David’s Watch Diary: November 2020

Thoughts on The Crown, The Queen’s Gambit, The Personal History of David Copperfield, Fargo, Boys State, and more.

The Crown, Season 4 (Netflix)

Peter Morgan’s lavish and riveting drama may not be winning him many friends among the royal family, but make no mistake: Season 4 of The Crown is the series’s best to date. The performances are pitch-perfect; the writing is thematically rich; and the production design — my God — is so stunning it shouldn’t even be allowed. After watching the second episode “The Balmoral Test,” we immediately looked up Ardverikie House (the estate in the Scottish Highlands that stands in here for the famous Windsor residence), where you and yours can holiday for a mere two thousand pounds a week. I’m not including a link. Do your own research.

Anyway, sorry. I got distracted again. The point is, The Crown is mesmerizing viewing. This season brings us from the late 70s through the 80s, focusing primarily on the two important women who enter the world of Buckingham Palace and, to differing degrees, fail to escape it with their dignity: Prime Minister Margaret Thatcher (Gillian Anderson, astonishing), and Princess Diana (Emma Corrin, astonishing). The former, the “Iron Lady” herself, is shown to be a complex but ultimately destructive figure, whose combativeness and revanchist polices devastate the British economy, put her on the wrong side of history on Apartheid, and eventually cause even her staunchest allies to (figuratively, and politely) stab her in the back.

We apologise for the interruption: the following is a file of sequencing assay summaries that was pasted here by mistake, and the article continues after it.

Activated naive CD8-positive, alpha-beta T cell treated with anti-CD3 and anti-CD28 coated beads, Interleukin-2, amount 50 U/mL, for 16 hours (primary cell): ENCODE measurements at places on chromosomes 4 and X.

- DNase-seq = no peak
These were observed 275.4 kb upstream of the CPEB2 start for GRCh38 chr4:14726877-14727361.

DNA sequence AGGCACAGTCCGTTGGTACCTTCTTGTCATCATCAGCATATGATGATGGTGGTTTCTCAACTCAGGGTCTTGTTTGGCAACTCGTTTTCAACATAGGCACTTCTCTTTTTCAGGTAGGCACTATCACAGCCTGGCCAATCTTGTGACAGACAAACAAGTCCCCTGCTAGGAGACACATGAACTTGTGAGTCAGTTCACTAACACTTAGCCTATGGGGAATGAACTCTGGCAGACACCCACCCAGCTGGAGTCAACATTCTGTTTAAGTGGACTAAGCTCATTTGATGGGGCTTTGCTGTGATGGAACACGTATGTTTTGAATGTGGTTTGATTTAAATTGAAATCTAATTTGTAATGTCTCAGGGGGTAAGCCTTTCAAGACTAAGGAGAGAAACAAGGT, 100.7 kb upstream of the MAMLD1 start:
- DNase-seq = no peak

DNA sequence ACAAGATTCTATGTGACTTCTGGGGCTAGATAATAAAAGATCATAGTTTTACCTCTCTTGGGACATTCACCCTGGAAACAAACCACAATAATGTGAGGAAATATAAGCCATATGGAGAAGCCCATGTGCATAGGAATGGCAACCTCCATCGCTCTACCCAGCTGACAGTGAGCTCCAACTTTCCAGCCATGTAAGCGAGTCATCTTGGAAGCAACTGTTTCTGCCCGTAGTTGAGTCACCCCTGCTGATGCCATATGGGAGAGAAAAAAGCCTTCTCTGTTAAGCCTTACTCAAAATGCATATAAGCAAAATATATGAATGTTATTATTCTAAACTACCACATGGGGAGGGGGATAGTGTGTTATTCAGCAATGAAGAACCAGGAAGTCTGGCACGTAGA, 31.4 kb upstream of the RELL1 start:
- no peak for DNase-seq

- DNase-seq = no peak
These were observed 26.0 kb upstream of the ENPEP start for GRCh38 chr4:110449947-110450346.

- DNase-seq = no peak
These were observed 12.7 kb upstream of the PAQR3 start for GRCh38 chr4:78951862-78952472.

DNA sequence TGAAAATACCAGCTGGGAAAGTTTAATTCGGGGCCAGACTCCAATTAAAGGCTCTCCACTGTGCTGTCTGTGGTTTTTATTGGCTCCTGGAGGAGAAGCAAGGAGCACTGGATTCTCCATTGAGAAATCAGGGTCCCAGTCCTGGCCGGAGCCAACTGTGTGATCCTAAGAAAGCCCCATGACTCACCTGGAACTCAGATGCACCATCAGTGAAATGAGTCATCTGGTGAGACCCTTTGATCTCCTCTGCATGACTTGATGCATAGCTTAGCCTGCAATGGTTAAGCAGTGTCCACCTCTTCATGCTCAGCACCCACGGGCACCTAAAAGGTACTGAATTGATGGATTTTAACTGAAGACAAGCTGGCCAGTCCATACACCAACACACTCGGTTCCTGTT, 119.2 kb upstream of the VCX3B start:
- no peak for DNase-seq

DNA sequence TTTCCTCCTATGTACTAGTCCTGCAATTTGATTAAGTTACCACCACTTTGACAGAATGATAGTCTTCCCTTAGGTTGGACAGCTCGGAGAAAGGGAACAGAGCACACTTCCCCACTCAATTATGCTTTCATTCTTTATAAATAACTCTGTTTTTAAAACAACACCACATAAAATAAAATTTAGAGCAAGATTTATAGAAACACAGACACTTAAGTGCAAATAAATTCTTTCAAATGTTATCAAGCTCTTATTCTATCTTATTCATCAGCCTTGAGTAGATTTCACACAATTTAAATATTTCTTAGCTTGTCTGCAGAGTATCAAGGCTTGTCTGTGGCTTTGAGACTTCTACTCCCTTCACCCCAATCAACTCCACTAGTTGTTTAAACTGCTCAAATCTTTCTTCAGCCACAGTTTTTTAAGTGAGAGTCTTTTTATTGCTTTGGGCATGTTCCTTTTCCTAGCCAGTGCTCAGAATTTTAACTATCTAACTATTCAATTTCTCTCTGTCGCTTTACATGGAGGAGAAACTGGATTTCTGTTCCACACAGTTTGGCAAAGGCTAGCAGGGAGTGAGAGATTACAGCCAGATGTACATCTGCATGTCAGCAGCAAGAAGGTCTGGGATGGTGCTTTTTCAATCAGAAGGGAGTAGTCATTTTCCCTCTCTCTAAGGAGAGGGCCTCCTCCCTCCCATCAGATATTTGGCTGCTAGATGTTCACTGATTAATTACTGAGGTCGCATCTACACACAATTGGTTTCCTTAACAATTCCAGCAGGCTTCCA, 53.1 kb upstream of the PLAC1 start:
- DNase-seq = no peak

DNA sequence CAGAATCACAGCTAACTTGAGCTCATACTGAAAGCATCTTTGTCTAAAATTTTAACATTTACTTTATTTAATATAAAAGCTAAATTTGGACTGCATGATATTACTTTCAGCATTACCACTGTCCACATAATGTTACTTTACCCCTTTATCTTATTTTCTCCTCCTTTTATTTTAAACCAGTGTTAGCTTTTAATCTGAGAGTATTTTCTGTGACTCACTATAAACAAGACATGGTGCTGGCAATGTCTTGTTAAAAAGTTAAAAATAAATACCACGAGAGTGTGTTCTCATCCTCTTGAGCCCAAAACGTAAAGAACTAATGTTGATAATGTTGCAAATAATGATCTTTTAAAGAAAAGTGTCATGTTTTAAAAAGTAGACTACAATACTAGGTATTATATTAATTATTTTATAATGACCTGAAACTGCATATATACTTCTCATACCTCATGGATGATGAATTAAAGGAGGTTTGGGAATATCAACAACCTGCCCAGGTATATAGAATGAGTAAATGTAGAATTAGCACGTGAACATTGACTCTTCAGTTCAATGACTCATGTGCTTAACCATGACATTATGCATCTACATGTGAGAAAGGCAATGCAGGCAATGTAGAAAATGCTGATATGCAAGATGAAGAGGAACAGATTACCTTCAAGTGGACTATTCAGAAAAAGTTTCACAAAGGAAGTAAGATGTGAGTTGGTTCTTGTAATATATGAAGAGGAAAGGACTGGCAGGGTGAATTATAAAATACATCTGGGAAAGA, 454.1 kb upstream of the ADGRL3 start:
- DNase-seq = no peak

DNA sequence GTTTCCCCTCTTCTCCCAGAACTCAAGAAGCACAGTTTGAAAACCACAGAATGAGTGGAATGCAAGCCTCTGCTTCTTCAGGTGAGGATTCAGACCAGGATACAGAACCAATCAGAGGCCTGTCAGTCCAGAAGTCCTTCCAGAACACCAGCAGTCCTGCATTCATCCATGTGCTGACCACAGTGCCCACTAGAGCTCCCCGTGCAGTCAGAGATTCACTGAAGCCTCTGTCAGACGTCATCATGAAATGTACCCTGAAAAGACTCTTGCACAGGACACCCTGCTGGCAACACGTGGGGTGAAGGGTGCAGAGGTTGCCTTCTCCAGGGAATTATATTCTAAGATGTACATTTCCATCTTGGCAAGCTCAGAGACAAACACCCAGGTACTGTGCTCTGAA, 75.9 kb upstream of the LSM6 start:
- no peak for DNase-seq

The latter, after a Shakespeare-themed meet-cute with Prince Charles (Josh O’Connor, unafraid to erode all the audience goodwill his performance earned in Season 3), is plucked from relative obscurity into a fairy-tale dream that quickly becomes a nightmare. Her in-laws are cold; her husband is still in love with Camilla Parker-Bowles (Emerald Fennell); her bulimia is treated as a personal failing, rather than a response to anxiety and constant judgement. We know that the tragic conclusion is coming in the final stretch of the series, but to Morgan and Corrin’s credit, these episodes are not subsumed by portents of doom. Rather, as we see Diana idolized in the public eye from Australia to Harlem, The Crown captures the thing that made Diana special: How she made others feel special just for being around her. Whereas most in the royal family are resigned to their own brokenness — even Anne (Erin Doherty) and Margaret (Helena Bonham-Carter) hit new private lows — Diana is determined to rise above it. It won’t work, but we admire her all the more for trying.

Every episode stands out in its own way, but I was especially struck by how often this season Morgan ventured outside the royal bubble. Not just with Diana, in her ordinary flat with her ordinary roommates. Episode 5, “Fagan,” illustrates the wild-yet-true story of how a struggling man broke into the palace not once, but twice, to have a conversation with the Queen. “48:1,” another season highlight, opens with a cameo from Claire Foy as she celebrates the diversity of the Commonwealth; director Julian Jarrold’s camera glides through town squares and markets in Africa, Asia, and the Caribbean, all of whose leaders will will be united in opposition to Thatcher decades later.